Growing older involves many changes and considerations that aren’t usually priorities in the first fifty years of a person’s life. In a world where health and medicine focus more than ever on helping men and women live longer, senior citizens find themselves seeking a way to not just survive their final years, but thrive in them. Rather than the loneliness and isolation often portrayed as coming with old age, advocates across the world are now devising unique and creative ways to give retirees their real golden years.
Students Living in Nursing Homes
A Dutch nursing home recently launched a groundbreaking program that offers university students free rent in exchange for something equally as valuable: 30 hours of time each month spent “acting as neighbors” with the residents of the nursing home. As 19 and 20 years olds spend time with men and women in their 80s and 90s, the benefits speak for themselves. First and foremost, the nursing home residents enjoy richer social interactions, which in turn minimizes loneliness and improves well being. University students can read poetry to the elderly, teach them how to use social technology, and generally introduce an air of youthfulness that is often sorely lacking in nursing home environments.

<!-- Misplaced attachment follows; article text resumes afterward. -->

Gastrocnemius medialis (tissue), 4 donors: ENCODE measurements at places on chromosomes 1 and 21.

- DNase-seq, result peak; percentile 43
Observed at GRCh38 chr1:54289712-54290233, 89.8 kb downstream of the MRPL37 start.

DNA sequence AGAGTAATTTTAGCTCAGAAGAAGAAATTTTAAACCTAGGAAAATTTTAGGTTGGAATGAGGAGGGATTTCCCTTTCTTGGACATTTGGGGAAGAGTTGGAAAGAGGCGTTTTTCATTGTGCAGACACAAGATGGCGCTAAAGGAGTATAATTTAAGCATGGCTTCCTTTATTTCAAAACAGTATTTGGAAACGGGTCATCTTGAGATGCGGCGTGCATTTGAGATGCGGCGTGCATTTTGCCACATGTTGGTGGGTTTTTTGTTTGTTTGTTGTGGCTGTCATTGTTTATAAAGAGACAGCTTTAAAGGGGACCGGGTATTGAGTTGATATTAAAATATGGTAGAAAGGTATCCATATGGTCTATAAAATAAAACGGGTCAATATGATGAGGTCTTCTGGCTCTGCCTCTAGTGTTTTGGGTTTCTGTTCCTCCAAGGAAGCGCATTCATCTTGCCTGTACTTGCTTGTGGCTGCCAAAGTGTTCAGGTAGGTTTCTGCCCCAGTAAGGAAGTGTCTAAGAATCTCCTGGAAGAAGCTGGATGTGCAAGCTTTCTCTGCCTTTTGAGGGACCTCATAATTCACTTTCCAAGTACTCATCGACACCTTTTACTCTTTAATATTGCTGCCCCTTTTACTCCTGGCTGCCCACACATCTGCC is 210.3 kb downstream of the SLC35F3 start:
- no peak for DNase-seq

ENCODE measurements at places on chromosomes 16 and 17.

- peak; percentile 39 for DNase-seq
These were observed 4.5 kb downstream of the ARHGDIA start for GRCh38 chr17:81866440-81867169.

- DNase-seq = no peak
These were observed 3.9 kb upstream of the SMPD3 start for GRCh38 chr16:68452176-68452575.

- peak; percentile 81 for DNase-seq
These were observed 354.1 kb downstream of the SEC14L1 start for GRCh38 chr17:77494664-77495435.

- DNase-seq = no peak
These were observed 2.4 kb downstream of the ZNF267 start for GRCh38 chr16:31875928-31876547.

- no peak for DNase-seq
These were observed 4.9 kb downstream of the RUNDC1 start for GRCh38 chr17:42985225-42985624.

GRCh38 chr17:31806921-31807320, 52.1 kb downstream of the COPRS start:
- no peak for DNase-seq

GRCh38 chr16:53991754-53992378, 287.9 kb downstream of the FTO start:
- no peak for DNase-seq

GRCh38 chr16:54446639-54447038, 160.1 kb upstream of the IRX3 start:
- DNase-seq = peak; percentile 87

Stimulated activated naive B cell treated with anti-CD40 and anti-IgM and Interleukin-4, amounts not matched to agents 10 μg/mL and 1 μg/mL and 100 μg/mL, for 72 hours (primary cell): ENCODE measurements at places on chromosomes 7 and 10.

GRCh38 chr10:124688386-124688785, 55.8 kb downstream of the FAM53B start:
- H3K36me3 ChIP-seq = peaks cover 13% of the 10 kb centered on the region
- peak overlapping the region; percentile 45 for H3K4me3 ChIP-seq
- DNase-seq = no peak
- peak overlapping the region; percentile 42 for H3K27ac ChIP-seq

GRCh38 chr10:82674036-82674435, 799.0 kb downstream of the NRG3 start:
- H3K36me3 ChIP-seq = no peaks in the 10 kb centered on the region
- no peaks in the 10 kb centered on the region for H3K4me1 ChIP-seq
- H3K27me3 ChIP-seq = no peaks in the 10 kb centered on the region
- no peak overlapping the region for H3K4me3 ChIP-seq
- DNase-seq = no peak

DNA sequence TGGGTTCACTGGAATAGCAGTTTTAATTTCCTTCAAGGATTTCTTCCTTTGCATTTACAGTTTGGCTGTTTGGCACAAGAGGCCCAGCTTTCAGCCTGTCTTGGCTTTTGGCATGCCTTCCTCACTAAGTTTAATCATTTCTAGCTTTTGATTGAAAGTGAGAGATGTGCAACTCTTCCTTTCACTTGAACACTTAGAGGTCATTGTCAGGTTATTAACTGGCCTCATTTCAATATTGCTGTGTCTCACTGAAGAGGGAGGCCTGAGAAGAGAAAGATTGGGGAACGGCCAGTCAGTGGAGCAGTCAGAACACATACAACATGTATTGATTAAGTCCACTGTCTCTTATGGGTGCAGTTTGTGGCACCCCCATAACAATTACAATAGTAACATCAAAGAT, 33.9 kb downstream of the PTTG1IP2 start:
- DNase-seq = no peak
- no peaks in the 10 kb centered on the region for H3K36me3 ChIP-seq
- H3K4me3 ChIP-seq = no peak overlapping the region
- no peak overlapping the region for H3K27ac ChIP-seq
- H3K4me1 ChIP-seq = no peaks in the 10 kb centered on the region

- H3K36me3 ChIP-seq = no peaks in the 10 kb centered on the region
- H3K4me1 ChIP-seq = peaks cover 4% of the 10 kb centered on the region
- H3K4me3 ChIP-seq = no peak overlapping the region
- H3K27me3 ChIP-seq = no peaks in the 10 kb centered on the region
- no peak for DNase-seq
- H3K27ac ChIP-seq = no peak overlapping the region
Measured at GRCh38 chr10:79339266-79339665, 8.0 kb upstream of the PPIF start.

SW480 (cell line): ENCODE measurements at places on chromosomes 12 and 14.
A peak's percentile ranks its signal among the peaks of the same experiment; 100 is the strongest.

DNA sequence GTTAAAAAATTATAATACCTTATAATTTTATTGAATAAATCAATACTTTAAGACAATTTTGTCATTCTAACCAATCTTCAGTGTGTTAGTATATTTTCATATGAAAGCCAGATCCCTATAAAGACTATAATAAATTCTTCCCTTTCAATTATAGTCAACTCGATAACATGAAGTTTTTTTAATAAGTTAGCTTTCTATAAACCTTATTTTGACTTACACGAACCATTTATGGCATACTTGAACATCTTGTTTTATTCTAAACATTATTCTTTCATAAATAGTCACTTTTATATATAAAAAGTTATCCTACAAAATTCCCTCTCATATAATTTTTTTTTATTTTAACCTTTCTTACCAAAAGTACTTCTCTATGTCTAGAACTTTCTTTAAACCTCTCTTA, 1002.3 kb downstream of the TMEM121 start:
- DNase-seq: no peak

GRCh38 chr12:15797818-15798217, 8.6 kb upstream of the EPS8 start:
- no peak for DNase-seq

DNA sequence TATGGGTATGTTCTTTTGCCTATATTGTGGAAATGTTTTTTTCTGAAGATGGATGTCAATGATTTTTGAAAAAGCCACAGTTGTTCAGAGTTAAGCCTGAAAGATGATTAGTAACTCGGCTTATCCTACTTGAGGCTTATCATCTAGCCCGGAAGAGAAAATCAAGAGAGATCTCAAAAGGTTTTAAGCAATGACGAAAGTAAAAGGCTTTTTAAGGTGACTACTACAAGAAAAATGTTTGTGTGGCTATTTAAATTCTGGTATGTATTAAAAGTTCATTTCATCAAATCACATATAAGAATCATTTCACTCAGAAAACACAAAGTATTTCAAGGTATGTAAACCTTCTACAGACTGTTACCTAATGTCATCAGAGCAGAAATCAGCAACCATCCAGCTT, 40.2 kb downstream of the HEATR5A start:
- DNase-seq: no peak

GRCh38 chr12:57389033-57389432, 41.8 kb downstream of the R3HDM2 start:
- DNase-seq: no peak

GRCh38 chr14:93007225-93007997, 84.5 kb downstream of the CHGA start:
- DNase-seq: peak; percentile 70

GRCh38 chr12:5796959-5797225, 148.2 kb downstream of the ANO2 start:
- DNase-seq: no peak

The most common retiree communities are gated subdivisions and large homes overlooking golf courses, both of which require automobile transportation and are often isolated from the surrounding community. As more senior citizens express the desire to live independently without the need for an automobile, the idea is blooming for walkable, urban retirement communities. It’s no secret that Fitbit technology and health trends have popularized the idea of a walkable lifestyle, but the perks for retirees go above and beyond being trendy. Living in a connected, pedestrian community can strengthen social engagement, health, and overall quality of life.
While neither of these trends have become widespread yet, it’s inspiring to know that senior citizens do have unique alternatives, regardless of their financial situation, to embrace their years of retirement.